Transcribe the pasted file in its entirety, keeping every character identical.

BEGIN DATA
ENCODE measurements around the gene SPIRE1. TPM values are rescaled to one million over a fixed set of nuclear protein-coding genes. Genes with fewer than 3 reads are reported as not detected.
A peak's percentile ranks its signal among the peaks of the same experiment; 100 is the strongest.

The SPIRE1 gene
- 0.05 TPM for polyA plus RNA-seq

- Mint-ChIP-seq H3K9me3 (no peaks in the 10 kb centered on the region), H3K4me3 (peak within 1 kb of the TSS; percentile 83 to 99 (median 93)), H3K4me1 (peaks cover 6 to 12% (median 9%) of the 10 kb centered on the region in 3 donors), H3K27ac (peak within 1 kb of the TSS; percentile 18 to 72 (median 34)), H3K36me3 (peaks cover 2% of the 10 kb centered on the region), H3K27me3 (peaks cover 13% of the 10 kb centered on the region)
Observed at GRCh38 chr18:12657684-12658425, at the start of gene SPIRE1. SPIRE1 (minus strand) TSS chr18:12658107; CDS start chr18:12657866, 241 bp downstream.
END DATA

ENCODE measurements around the gene SPIRE1. TPM values are rescaled to one million over a fixed set of nuclear protein-coding genes. Genes with fewer than 3 reads are reported as not detected.
A peak's percentile ranks its signal among the peaks of the same experiment; 100 is the strongest.

The SPIRE1 gene
- 0.05 TPM for polyA plus RNA-seq

- Mint-ChIP-seq H3K9me3 (no peaks in the 10 kb centered on the region), H3K4me3 (peak within 1 kb of the TSS; percentile 83 to 99 (median 93)), H3K4me1 (peaks cover 6 to 12% (median 9%) of the 10 kb centered on the region in 3 donors), H3K27ac (peak within 1 kb of the TSS; percentile 18 to 72 (median 34)), H3K36me3 (peaks cover 2% of the 10 kb centered on the region), H3K27me3 (peaks cover 13% of the 10 kb centered on the region)
Observed at GRCh38 chr18:12657684-12658425, at the start of gene SPIRE1. SPIRE1 (minus strand) TSS chr18:12658107; CDS start chr18:12657866, 241 bp downstream.